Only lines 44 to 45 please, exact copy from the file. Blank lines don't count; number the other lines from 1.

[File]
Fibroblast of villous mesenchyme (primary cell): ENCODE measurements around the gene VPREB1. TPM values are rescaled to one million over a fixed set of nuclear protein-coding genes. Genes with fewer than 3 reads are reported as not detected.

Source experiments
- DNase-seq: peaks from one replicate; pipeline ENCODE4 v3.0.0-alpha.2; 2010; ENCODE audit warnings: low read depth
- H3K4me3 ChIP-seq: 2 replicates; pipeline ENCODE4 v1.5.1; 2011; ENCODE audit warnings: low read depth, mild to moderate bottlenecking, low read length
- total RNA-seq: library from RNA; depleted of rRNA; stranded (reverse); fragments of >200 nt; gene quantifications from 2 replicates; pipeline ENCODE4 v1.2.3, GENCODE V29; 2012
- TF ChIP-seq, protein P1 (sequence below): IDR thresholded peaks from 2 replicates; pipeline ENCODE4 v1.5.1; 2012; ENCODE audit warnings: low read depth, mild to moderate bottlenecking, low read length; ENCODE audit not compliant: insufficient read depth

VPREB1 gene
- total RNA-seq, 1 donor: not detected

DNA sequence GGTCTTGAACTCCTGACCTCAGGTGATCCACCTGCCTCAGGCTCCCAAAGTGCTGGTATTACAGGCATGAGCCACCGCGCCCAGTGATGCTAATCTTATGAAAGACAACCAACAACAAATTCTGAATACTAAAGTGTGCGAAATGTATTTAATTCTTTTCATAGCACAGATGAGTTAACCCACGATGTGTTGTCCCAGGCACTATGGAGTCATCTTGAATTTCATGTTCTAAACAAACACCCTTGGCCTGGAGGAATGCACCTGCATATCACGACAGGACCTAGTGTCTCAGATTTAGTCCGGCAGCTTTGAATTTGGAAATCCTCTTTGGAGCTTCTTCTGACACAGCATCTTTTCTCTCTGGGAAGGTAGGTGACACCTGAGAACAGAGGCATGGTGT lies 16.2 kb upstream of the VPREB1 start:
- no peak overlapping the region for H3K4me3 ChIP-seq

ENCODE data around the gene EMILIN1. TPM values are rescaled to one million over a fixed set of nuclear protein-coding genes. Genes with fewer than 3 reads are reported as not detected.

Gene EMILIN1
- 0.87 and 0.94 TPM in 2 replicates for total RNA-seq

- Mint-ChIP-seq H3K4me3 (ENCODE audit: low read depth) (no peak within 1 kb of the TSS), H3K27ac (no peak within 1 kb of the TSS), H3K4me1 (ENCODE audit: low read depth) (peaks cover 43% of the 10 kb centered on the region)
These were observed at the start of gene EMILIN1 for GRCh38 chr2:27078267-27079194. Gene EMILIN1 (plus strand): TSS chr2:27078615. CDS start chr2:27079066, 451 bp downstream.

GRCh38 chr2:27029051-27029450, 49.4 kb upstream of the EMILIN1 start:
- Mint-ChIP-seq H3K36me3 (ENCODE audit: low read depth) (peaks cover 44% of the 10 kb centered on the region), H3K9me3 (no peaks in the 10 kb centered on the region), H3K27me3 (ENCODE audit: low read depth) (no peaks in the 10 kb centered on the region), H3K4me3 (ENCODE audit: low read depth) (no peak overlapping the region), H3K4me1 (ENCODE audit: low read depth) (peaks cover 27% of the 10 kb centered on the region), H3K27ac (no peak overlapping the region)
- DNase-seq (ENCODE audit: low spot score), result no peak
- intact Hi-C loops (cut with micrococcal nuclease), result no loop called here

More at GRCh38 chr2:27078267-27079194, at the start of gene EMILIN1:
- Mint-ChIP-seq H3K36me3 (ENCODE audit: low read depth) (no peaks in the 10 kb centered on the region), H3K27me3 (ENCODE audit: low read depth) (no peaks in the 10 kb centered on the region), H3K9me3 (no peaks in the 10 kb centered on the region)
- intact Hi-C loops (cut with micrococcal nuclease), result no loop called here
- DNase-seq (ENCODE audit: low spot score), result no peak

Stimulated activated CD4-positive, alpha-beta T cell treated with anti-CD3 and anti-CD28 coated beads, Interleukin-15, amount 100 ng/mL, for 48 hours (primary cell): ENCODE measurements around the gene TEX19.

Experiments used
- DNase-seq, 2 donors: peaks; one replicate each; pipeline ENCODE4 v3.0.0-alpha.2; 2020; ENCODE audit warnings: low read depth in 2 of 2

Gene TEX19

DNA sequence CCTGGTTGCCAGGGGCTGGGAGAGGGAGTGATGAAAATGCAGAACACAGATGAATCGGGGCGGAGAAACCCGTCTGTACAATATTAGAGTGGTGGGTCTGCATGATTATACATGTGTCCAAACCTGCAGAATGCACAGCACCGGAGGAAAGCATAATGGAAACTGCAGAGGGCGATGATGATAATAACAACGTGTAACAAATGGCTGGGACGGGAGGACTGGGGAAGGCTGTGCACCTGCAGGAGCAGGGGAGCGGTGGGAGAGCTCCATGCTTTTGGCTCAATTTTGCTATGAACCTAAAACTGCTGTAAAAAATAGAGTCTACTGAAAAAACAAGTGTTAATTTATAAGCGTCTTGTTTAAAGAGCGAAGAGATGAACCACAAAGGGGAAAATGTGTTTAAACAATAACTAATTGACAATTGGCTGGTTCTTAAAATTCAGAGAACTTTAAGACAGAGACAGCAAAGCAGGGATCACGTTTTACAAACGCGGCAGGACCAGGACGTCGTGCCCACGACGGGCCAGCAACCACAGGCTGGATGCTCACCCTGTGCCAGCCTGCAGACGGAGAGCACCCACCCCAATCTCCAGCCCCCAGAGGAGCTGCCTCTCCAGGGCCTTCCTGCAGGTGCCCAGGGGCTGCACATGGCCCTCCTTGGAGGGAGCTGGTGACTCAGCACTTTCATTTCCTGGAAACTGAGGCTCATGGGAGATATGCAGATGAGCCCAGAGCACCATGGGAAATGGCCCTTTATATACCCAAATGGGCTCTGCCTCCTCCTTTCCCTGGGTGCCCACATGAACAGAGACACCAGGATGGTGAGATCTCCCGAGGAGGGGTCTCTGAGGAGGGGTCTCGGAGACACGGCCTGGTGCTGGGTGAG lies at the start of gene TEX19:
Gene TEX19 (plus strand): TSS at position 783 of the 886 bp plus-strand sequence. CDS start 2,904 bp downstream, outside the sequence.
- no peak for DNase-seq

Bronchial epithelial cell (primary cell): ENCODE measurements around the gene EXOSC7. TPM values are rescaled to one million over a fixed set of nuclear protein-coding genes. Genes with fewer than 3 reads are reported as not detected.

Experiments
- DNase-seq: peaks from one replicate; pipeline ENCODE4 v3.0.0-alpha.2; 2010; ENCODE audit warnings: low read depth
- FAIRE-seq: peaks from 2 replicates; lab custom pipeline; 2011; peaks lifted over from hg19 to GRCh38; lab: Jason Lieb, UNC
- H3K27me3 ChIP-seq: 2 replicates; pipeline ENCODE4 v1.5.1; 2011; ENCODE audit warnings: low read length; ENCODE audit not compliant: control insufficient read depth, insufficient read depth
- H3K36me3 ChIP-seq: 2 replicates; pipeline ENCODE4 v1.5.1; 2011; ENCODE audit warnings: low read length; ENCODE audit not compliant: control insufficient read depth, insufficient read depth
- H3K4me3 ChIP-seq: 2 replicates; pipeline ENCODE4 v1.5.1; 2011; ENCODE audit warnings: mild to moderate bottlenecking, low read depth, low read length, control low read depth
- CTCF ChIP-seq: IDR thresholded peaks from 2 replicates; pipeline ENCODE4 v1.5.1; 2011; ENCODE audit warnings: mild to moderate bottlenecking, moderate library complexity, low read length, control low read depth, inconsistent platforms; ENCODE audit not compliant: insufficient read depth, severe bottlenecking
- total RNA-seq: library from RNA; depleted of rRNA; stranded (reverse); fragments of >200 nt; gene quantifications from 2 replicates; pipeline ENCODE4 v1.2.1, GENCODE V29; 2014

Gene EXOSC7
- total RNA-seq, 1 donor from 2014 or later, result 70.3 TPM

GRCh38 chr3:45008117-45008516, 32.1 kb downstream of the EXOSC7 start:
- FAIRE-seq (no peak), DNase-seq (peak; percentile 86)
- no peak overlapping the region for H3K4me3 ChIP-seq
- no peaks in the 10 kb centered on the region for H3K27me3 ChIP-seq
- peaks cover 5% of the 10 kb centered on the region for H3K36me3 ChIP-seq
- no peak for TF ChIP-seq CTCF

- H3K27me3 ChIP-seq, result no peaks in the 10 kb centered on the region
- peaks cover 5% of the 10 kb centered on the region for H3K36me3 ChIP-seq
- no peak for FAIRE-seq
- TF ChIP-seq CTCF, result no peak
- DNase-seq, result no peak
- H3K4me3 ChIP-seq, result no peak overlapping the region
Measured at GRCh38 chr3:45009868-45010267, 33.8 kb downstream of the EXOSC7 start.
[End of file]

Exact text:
- no peak overlapping the region for H3K4me3 ChIP-seq
- no peaks in the 10 kb centered on the region for H3K27me3 ChIP-seq